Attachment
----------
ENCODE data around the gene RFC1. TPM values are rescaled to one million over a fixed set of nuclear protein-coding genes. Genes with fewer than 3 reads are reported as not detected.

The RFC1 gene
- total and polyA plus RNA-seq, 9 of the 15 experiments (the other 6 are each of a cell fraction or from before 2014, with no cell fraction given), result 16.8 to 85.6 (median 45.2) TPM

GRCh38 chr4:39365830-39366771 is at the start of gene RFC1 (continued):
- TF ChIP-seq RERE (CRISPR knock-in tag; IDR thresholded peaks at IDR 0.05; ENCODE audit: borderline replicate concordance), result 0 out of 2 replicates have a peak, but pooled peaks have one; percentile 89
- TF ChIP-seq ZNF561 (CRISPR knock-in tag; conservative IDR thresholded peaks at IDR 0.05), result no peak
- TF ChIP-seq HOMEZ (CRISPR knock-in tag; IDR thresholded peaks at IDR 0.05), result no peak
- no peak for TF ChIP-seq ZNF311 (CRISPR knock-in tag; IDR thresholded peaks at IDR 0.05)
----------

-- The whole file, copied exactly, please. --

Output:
ENCODE data around the gene RFC1. TPM values are rescaled to one million over a fixed set of nuclear protein-coding genes. Genes with fewer than 3 reads are reported as not detected.

The RFC1 gene
- total and polyA plus RNA-seq, 9 of the 15 experiments (the other 6 are each of a cell fraction or from before 2014, with no cell fraction given), result 16.8 to 85.6 (median 45.2) TPM

GRCh38 chr4:39365830-39366771 is at the start of gene RFC1 (continued):
- TF ChIP-seq RERE (CRISPR knock-in tag; IDR thresholded peaks at IDR 0.05; ENCODE audit: borderline replicate concordance), result 0 out of 2 replicates have a peak, but pooled peaks have one; percentile 89
- TF ChIP-seq ZNF561 (CRISPR knock-in tag; conservative IDR thresholded peaks at IDR 0.05), result no peak
- TF ChIP-seq HOMEZ (CRISPR knock-in tag; IDR thresholded peaks at IDR 0.05), result no peak
- no peak for TF ChIP-seq ZNF311 (CRISPR knock-in tag; IDR thresholded peaks at IDR 0.05)